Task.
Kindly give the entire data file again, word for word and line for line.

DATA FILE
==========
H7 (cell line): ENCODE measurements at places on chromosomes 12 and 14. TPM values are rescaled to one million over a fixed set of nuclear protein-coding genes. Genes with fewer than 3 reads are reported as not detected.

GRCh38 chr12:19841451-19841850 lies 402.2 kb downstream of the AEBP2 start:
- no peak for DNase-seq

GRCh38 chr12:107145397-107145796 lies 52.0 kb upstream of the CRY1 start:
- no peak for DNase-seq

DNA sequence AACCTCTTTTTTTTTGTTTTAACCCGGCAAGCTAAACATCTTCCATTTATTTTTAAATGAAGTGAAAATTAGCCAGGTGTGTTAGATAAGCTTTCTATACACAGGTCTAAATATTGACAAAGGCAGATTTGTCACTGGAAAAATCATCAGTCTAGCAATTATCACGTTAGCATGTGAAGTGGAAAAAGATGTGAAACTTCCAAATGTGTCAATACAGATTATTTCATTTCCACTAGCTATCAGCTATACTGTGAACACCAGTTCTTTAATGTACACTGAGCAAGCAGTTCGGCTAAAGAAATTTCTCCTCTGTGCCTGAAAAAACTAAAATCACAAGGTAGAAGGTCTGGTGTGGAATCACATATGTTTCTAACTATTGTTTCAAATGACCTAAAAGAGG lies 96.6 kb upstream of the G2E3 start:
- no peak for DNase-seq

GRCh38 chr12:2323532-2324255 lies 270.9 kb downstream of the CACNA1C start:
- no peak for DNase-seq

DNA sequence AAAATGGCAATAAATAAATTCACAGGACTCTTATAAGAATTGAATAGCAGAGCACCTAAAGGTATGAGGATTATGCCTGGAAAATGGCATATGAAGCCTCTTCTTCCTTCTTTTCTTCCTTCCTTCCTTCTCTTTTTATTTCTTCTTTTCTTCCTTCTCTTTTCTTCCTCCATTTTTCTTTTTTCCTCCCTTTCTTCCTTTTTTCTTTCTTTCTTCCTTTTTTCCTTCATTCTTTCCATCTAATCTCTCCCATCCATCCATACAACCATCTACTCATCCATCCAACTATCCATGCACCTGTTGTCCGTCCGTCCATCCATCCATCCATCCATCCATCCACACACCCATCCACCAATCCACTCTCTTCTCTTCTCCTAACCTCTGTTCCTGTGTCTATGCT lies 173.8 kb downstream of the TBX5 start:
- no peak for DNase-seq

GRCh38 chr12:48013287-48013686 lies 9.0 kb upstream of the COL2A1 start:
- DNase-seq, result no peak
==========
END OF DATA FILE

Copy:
H7 (cell line): ENCODE measurements at places on chromosomes 12 and 14. TPM values are rescaled to one million over a fixed set of nuclear protein-coding genes. Genes with fewer than 3 reads are reported as not detected.

GRCh38 chr12:19841451-19841850 lies 402.2 kb downstream of the AEBP2 start:
- no peak for DNase-seq

GRCh38 chr12:107145397-107145796 lies 52.0 kb upstream of the CRY1 start:
- no peak for DNase-seq

DNA sequence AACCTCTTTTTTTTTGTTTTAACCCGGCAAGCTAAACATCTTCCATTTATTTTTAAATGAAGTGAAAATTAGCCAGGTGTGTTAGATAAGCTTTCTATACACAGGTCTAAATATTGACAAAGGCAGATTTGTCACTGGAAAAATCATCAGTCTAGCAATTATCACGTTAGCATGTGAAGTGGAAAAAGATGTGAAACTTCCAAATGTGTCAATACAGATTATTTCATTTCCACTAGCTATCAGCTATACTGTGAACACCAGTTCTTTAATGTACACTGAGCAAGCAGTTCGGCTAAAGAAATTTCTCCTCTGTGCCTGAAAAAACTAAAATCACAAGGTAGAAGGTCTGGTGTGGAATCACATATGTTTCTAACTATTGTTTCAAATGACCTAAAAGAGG lies 96.6 kb upstream of the G2E3 start:
- no peak for DNase-seq

GRCh38 chr12:2323532-2324255 lies 270.9 kb downstream of the CACNA1C start:
- no peak for DNase-seq

DNA sequence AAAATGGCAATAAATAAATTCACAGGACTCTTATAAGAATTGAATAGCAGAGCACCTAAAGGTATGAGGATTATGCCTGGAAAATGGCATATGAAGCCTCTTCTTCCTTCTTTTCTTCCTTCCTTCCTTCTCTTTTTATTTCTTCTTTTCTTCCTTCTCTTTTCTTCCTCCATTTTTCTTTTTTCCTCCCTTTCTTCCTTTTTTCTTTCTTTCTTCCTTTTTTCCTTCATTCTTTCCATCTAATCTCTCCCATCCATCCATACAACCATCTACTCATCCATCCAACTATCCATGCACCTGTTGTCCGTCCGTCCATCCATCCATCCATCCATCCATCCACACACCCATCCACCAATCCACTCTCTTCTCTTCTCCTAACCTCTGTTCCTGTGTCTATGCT lies 173.8 kb downstream of the TBX5 start:
- no peak for DNase-seq

GRCh38 chr12:48013287-48013686 lies 9.0 kb upstream of the COL2A1 start:
- DNase-seq, result no peak